This month, I’m writing this blog post at 1:00 a.m. on U.S. Independence Day – the 4th of July – on a cruise ship in the middle of the ocean in route to beautiful Skagway, Alaska. Holiday or not, IT pros are looking for a sneak preview of what we’re facing on Patch Tuesday, and I’m sure many are keeping fingers crossed in hopes that the post-celebratory updating duties will go smoothly.
The bad news is: this isn’t going to be one of those always-welcome “two patch Tuesdays.” The good news is: it’s also not going to be one of those fifteen-patch back breakers. Microsoft is releasing six patches this time, with only a couple of them rated as critical and four more that are classified as important.
As is so often the case, the two critical patches will address vulnerabilities that can allow for remote code execution. This is, of course, one of the most dangerous types of exploits because it can enable an attacker to take over complete control of the targeted computer. Three of the important patches fix flaws that could be used to gain an elevation of privileges. Because an attacker could potentially capture administrative access through this type of exploit, it’s also a serious matter. However, given the lower severity rating, it’s likely that at least some of these are exploits that would require users to take some action – such as opening an email attachment or visiting a web site that contains the malicious code – and thus proper user education could help to prevent these threats from affecting your systems. The one remaining patch addresses a Denial of Service vulnerability.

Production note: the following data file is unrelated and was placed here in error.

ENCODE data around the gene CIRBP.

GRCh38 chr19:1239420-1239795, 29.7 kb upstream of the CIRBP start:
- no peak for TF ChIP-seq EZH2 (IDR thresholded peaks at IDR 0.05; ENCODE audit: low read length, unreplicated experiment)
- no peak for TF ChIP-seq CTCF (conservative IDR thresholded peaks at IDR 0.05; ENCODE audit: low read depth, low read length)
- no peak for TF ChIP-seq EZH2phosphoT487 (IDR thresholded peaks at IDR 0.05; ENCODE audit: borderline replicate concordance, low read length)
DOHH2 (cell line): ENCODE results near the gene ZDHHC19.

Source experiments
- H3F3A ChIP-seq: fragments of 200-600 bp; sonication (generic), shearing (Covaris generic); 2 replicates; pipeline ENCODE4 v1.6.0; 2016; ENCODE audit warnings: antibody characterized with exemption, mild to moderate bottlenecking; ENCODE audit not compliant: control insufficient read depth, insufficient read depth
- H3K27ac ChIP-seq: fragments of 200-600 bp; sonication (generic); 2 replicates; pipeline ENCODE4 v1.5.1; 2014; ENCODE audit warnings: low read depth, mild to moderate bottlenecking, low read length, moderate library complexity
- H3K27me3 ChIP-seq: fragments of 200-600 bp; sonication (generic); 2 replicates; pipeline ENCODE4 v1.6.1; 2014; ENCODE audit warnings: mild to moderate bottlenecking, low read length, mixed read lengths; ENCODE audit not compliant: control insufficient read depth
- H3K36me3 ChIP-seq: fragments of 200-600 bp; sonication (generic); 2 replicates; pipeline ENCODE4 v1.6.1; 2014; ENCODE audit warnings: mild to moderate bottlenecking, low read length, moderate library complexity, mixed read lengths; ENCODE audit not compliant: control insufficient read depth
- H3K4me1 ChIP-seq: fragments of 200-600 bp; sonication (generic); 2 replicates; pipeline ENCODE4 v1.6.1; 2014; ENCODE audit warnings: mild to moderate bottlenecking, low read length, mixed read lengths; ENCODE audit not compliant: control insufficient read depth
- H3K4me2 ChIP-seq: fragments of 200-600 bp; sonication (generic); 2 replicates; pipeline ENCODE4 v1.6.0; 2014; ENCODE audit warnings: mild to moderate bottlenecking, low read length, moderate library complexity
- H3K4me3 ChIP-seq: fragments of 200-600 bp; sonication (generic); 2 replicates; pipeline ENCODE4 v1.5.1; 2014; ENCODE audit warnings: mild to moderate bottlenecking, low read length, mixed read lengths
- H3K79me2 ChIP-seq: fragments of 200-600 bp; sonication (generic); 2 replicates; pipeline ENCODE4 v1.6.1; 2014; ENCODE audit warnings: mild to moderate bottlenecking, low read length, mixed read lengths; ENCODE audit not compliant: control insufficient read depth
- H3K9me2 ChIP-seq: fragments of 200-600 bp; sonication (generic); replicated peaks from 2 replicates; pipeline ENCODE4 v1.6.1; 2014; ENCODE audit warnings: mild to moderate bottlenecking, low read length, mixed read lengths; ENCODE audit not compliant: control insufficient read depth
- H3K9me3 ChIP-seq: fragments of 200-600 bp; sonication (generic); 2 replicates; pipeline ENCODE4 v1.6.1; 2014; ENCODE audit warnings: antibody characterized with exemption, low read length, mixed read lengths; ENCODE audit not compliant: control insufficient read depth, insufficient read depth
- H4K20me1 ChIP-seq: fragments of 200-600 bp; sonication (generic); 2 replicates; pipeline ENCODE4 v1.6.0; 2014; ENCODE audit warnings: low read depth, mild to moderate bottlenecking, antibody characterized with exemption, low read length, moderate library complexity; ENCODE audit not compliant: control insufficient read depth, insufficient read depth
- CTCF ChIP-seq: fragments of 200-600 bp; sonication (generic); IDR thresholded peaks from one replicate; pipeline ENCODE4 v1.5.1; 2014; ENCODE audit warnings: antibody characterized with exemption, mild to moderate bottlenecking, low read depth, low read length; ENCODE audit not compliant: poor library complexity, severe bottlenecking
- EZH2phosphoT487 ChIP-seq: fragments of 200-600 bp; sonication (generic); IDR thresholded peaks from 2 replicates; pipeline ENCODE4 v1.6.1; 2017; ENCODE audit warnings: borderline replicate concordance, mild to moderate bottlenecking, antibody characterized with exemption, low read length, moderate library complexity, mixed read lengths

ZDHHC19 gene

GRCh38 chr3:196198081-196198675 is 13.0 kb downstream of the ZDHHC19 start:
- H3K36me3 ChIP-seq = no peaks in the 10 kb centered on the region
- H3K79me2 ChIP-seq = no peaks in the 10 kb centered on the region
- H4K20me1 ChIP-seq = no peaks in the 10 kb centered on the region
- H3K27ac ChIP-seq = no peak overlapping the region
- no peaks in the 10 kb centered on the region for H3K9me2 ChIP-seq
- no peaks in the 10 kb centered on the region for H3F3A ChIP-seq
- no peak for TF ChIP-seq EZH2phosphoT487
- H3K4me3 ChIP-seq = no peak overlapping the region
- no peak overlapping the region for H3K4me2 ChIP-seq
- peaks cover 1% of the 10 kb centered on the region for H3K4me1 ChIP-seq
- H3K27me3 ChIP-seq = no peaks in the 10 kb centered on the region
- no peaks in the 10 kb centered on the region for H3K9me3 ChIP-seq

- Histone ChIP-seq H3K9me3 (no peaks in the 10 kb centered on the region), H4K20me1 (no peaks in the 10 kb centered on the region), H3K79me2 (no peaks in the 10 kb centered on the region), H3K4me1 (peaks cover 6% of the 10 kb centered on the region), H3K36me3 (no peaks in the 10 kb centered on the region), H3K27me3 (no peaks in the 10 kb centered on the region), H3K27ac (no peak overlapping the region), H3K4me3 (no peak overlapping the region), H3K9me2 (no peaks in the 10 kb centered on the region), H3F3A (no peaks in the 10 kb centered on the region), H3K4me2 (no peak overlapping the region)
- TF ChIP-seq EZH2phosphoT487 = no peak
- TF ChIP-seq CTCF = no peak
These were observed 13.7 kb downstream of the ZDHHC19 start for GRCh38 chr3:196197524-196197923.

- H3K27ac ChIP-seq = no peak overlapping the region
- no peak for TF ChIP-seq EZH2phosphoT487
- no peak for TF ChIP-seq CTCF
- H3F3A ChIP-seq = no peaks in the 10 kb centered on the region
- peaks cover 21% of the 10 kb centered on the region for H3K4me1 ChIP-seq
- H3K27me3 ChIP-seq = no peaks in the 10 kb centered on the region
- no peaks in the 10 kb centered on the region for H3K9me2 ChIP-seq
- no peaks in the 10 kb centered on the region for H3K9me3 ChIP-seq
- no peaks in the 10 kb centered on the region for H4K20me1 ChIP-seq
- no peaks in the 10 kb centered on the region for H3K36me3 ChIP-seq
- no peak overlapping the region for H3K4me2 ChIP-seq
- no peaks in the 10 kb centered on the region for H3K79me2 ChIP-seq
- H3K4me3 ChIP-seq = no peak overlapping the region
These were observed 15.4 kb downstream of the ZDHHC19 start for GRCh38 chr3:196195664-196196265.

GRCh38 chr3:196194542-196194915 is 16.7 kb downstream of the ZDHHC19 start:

Five of these patches are for vulnerabilities in various versions of the Windows operating system with one of the critical patches also pertaining to Internet Explorer. All supported versions of IE are affected (versions 6-11) on all supported versions of the Windows OS with the exception of server core installations (which, of course, don’t have web browsers installed). That includes Windows 8/8.1 and Windows RT. Bulletins 1-4 affect RT as well as the Intel-based versions of Windows, but Bulletins 5 and 6 do not. While rated critical on the client operating systems, the IE patch is only rated moderate on Windows Server, since IE is more locked down by default. The sixth patch affects Microsoft service bus for Windows Server (we’ll go into more detail about that in the Patch Tuesday Roundup).
In summary, it looks to be a moderately light Patch Tuesday. There are no patches for Microsoft Office programs this time – which can be counted as good news since it seems that most of the updates that have caused problems recently have been patches for Office. We will, of course, provide the nitty-gritty details on each of these as soon as they’re released, and if we get reports of any unpleasant side effects from the installation of any of the patches, we’ll get that news out to you as quickly as possible, along with any suggested solutions or mitigations. Always check the security bulletins themselves for detailed instructions on any special prerequisites before applying the patches, and it’s always best practices to test the patches before rolling them out on your production machines.
I’ll be back next week with the full low-down on these six patches and if we’re lucky, they won’t cause any fireworks.